Women now make up 27% of people at executive level compared with 22% last year

Gender diversity has improved at nearly all levels in the insurance industry, although there is still far to go.

This is according to the Association of British Insurers (ABI) which found in its second annual talent and diversity survey the proportion of women on executive teams had increased by 5 percentage points.

These results have been published ahead of the ABI’s annual conference on Tuesday 26 February.

The survey picked up changing trends in recruitment practices focused on increasing diversity.

Amanda Blanc, chair of the ABI and EMEA chief executive at Zurich Insurance Group, said: “Gender equality is only one aspect of diversity but I am encouraged to see growth in female representation at manager and executive levels, and more women than men continue to join the industry.

”This progress needs to be repeated, year after year, if the industry is to become truly diverse. And where we make progress on gender, we must scrutinise what is working and why so we can improve diversity across the board – on sexuality, on ethnicity and more.

”Matching the diversity of our workforce to the diversity of the communities we serve is essential to our industry’s future success. Such a change takes time, but the last few years have seen a real shift in commitment at the highest levels of the industry, and at last there are signs the dial is starting to shift.”


Despite the number of women in senior positions remains too low, women now make up 27% of people at executive level compared with 22% last year.

This is the equivalent to growth of around a fifth.

ABI gender 2019 survey graph

Board level progress for women remains low, but it saw a 1% increase, and women account for one in five jobs in the boardroom.

Improvements were also seen at managerial level where women account for 39% of workers, up from 36% the previous year.

And more women than men continue to join the industry at entry level.

With 61% of firms stating that they have a mentoring programme targeting workers who are underrepresented within the company.

 Over three quarters (88%) of firms have an executive sponsor for diversity and inclusion. This was up from 74% last year. 

A new question in the survey found more than half of responding firms had a member of the executive team specifically responsible for LGBT+ inclusion.

There was a small drop in BAME (black, asian and minority ethnic) representation – from 15% down to 13%.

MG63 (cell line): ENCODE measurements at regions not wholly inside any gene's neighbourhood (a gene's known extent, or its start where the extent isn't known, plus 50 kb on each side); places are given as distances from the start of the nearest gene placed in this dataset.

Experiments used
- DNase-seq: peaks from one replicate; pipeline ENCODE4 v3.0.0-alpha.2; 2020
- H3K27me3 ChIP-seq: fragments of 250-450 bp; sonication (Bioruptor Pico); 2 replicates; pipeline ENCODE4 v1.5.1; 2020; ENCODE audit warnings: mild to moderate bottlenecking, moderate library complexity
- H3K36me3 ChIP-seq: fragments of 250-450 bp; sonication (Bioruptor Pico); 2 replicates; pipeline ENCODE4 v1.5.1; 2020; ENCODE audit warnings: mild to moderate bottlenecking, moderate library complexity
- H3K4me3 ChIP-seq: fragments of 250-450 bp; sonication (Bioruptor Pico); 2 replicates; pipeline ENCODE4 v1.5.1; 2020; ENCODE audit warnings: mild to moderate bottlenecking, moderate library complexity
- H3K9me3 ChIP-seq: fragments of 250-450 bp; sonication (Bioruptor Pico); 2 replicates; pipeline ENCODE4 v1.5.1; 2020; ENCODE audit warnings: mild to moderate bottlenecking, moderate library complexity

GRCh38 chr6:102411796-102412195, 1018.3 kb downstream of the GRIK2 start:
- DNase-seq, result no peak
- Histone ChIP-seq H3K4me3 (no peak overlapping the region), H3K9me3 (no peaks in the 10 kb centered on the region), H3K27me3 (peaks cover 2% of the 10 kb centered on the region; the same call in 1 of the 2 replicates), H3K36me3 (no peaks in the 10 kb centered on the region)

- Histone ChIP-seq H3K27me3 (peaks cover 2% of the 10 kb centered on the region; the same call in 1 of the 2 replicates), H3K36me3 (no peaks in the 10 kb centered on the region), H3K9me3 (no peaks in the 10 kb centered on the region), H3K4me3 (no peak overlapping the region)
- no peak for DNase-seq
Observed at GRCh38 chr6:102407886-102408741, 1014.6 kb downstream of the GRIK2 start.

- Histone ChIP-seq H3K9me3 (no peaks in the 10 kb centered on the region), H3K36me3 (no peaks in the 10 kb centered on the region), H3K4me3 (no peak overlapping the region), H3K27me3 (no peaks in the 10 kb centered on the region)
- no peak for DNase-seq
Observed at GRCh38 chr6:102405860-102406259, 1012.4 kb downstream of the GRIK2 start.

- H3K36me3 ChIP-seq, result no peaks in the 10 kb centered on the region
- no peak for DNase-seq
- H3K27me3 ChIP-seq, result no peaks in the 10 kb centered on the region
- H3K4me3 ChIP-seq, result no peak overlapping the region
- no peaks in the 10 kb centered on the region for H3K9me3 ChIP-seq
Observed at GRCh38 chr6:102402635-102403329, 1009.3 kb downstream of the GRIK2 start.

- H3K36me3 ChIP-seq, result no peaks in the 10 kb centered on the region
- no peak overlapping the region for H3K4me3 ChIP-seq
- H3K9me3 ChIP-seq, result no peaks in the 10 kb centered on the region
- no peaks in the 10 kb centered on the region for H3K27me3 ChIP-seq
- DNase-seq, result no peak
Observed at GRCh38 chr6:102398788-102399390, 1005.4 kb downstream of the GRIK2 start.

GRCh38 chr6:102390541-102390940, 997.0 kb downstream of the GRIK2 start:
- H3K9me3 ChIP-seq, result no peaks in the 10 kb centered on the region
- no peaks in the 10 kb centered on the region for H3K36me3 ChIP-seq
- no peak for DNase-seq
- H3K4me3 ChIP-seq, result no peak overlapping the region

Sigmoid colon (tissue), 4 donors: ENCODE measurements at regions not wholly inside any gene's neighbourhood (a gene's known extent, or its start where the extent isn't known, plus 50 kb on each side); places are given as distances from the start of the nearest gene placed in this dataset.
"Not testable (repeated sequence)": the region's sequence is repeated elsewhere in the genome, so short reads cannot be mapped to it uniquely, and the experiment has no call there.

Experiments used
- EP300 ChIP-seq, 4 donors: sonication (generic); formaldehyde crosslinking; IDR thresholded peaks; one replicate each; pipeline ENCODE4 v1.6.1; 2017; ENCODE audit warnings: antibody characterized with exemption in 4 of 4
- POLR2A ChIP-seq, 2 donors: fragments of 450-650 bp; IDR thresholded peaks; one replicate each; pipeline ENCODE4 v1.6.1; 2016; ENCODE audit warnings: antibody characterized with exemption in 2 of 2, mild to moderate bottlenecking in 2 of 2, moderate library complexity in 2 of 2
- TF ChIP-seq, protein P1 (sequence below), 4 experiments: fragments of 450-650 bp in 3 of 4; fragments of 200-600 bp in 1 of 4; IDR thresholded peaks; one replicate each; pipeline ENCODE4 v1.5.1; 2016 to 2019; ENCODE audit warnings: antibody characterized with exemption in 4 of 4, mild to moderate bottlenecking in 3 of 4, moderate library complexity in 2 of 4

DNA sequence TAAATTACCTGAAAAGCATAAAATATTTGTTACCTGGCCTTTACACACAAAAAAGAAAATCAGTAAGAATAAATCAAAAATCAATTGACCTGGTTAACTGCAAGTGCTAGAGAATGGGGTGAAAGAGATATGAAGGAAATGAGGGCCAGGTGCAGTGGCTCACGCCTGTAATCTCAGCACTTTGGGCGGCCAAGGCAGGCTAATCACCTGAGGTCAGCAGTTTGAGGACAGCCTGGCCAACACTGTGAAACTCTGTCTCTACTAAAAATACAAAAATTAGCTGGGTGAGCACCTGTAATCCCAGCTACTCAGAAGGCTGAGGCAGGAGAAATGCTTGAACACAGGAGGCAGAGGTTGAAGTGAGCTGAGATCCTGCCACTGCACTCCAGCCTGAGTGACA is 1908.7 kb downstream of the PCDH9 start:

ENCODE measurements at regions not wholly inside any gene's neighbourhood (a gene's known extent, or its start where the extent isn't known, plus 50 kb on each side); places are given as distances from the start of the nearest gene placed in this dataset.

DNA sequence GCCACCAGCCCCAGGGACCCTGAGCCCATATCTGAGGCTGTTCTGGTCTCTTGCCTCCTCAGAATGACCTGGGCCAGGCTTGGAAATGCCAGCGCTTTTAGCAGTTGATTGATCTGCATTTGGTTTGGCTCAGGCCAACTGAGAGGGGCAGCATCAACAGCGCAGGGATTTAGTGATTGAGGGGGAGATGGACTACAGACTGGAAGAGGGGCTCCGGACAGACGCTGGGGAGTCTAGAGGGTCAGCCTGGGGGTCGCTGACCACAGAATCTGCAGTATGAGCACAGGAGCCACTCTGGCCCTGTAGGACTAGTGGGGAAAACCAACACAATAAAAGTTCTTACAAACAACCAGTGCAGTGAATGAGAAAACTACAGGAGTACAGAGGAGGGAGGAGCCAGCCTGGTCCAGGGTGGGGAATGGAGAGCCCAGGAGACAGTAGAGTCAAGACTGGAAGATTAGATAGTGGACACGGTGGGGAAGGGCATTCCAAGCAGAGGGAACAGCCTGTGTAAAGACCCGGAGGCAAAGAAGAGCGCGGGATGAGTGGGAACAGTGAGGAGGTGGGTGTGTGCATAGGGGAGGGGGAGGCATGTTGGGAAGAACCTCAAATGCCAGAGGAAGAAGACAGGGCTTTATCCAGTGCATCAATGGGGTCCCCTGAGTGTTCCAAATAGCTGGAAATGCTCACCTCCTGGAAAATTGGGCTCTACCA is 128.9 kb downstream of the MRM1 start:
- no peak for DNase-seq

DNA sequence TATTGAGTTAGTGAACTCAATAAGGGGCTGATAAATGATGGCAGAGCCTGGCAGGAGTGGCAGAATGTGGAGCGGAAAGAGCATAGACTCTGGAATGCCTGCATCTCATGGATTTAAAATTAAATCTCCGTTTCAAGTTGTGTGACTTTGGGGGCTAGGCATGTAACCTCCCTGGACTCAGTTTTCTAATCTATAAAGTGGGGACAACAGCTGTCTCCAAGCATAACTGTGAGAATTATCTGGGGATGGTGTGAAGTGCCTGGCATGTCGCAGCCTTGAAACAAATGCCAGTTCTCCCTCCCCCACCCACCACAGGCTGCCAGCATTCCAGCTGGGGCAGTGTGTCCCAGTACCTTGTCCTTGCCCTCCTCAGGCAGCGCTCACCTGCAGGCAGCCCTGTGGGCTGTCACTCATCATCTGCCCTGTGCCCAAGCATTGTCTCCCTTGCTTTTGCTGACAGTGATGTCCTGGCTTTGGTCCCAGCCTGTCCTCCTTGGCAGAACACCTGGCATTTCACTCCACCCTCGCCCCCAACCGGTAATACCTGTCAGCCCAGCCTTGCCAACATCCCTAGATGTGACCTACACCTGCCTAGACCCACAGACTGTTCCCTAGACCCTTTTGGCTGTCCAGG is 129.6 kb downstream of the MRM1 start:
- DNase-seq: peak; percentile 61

An increased use of inclusive recruitment practices, with the proportion of firms using diverse interview panels up sharply from 67% - 78%.

And more firms are also using blind CVs and gender-balanced shortlists.

Huw Evans, ABI’s director general added: “Insurers know that becoming a fully diverse and inclusive industry requires firms to have a strategy and to make changes – simply having positive intentions won’t wash.”

The survey looks at the insurance industry and covered more than 103,000 staff this year, an increase of more than 25% on the first survey.

It is based on firms in ABI membership and does not cover insurance brokers.


Buzzvault’s managing director, Charlotte Halkett believes that there is still more to do though. 

She said: ”In the 15 years I have been speaking at conferences there’s been no discernible change. Less than 10% female representation on stage is quite usual. If insurance is to reflect its customer needs, it should reflect its customers’ demographics and the changing way we live.

”The tech sector also suffers from massive female underrepresentation. So when you bring tech and insurance together, as we have at Buzzvault, the issue is compounded.”

While Penny Searles, chief executive at Smartdriver club reflected on her time working in the industry. 

She said she feels privileged to work in insurance and be an example of how anyone, male or female, can start at the bottom and work to the top.

”The industry has changed dramatically and will continue to change. For example 40 years ago the industry was mainly based in London, with decisions being made in all male, wood panelled boardrooms along with a silver service lunch to accompany the discussions.

”Now insurance providers operate all over the UK, led by an increasingly diverse mix of executives, employing local people. Women have also risen up the ranks and I see that continuing,” she added. 


Halkett added that for many women who choose to have families and return to work it can be extremely tough. 

”Many women feel they need a higher standard of entry than they actually need to go for the more senior roles, so self-selection can be a barrier. This feeds into a real lack of mentorship for women who want those top jobs and indeed role models – we have some, but not nearly enough.

”Recruiters are also a barrier when they stick with what’s known and look to find candidates that are similar to those who have previously filled that particular post,” she said. 

Searles agreed: ”Women will always face a challenge of having to step out of the business for a while and lose the pace, and the same would apply to men. For example, if a man takes a year out to travel or scale a mountain he would face the same difficulties in returning to work as a woman coming back from maternity leave.

”You’ve missed product developments, office gossip, market forces, technology changes.

”It is a distinct disadvantage when you are out for a period of time regardless of how responsible the employer is at keeping you in the loop.

But she said it’s the same as in any industry. 

”It is a distinct disadvantage when you are out for a period of time regardless of how responsible the employer is at keeping you in the loop,” Searles added.

And she reiterated that insurance as a sector is more diverse than it ever has been. 

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